Analysis of the Argument Underlying “Heavens Gate Suicide Statement”

 

Conclusion: We are against the practice of suicide.

 

Premise 1: Killing yourself is not necessarily suicide. The true meaning of “suicide” is to turn against the Next Level when it is being offered.

 

Premise 2: We inhabit our bodies as physical vehicles for the purpose of allowing us to offer the Kingdom of Heaven (i.e., the Next level)  to this civilization on e last time.

Evidence: None offered.

 

Premise 3: A spacecraft will come one day to carry us away to the Kingdom of Heaven.

Evidence: None offered.

 

Premise 4: We must evacuate our bodies in order to take the trip to the Kingdom of Heaven.

Evidence: None offered.

 

Premise 5: It is suicide to not prepare for the trip to the Next Level.

Evidence: None offered.

 

Argument Evaluation:

 

Purpose: The purpose of this argument is to articulate Heaven’s Gate’s position concerning suicide.

 

Question at Issue: The question at issue is whether or not their members committed suicide or not.

 

InformationThe Empirical Dimension of Reasoning: There is no empirical evidence offered to support this argument.

 

Inferences: This is a question of logic. IF it is true that a spaceship will come down and transport true believers to the Next Level, then there may be a logic underlying this argument. However, there are a number of unspoken assumptions that underlie this argument that a reader must accept for this argument to contain logic.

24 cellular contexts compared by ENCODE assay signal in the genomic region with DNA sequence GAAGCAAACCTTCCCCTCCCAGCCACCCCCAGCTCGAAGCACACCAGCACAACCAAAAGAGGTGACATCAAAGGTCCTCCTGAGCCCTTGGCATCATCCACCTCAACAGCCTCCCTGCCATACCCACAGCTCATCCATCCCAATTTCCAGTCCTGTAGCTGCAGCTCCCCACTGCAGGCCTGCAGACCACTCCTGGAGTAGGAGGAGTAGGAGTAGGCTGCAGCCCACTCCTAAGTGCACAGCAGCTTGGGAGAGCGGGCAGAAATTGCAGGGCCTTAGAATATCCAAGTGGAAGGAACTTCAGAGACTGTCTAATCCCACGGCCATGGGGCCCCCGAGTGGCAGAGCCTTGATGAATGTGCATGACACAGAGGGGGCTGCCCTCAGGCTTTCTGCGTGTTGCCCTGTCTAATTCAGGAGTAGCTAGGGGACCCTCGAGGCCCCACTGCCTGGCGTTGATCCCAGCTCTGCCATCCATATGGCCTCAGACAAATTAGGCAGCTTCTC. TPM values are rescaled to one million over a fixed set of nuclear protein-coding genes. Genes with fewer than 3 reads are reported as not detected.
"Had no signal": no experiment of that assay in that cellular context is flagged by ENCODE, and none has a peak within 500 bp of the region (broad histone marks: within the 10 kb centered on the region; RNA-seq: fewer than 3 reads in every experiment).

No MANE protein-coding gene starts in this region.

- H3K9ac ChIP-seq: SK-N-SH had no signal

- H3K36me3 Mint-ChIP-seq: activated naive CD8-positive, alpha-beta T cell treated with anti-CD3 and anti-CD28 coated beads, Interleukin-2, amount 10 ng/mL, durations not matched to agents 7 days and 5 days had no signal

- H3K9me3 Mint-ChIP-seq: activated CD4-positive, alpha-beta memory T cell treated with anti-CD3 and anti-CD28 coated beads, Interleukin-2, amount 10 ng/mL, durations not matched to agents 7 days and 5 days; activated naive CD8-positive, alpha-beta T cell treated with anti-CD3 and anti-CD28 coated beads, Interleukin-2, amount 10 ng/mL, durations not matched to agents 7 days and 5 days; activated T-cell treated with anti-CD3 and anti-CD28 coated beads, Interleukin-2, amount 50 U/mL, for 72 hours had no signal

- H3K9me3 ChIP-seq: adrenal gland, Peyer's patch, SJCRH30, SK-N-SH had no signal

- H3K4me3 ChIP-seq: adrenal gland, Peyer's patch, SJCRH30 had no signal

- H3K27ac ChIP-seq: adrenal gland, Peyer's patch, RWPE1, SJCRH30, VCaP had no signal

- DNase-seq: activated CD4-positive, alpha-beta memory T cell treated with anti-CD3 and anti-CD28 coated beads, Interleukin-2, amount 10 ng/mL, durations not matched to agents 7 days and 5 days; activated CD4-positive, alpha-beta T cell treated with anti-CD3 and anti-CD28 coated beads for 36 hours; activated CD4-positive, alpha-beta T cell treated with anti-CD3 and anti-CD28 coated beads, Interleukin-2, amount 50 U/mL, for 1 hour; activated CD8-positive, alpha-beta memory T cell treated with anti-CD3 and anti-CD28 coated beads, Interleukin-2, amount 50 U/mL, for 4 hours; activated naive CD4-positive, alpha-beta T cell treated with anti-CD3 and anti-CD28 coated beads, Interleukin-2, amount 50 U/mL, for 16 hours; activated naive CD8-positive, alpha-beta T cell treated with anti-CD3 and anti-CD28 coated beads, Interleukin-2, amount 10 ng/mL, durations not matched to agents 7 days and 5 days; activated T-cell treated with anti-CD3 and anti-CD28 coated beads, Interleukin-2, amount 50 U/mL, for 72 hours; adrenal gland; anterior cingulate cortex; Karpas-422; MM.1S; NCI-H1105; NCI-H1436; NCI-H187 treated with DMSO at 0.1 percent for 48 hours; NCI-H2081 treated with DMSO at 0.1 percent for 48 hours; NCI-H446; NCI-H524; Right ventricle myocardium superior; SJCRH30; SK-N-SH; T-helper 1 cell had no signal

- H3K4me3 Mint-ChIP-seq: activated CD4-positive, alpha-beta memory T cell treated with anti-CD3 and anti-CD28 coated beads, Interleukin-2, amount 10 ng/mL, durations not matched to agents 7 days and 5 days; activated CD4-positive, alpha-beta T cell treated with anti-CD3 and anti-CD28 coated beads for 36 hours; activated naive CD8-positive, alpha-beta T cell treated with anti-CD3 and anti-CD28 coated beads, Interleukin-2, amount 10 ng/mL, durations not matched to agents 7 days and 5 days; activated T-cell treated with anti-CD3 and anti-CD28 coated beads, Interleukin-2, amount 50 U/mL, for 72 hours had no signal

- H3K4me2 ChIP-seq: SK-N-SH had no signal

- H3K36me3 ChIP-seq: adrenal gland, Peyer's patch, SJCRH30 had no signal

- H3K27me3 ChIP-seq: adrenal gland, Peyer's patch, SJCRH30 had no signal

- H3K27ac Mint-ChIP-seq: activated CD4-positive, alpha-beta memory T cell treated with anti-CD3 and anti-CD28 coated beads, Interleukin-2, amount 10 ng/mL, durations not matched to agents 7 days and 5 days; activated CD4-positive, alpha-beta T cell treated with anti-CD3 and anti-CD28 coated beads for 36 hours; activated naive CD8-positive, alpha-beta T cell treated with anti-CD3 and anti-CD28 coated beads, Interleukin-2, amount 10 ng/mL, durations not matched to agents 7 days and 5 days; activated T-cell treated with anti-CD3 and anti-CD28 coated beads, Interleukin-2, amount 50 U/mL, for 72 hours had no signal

The Conceptual Dimension of Reasoning: Here we identify the concepts in play in the argument. Such concepts might include “God,” “Next Level,” the appropriate version of the ”bible,”  and “mental preparation.” However, the key concept in this case involves the term “suicide.” These need to de formally defined from the perspective of the writer (NOT you) in your analyses.

 

Assumptions: This argument is replete with assumptions, including

  1. God exists.
  2. They understand his/her purpose.
  3. A spaceship CAN transport people to heaven.
  4. You CANNOT be transported to heaven in your current physical form.

 

Implications and Consequences: There are probably a couple of implications of their practice of taking one’s own life. One would be to justify taking one’s own life when asked to by this group. Second, another purpose may involve explaining their position to potential converts to overcome potential cristicisms.

 

Point of View of Frame of Reference: The audiences for this argument include their own followers, potential converts, and people in society at large curious and/or critical of their practices.

 

Summary

 

So, is this a good argument? The answer is NO from a critical thinking perspective. Again, at the root of this argument is a religious argument. Again, this is why religious arguments often cannot be critically evaluated. They rely on faith, which by definition is the absence of empirical evidence. It is important to recognize that we are not challenging individual’s faith in this exercise. It is simply true that religious arguments are one of a very few domains that cannot be addressed through critical thinking. Therefore, in this class, religious arguments based on the absence of empirical evidence cannot be used as components of argument construction or evaluation (i.e., “It’s in the bible – look it up!”). The value of critical thinking lies in your own personal ability to recognize and construct convincing arguments in business settings. That is where we will focus our activities this semester.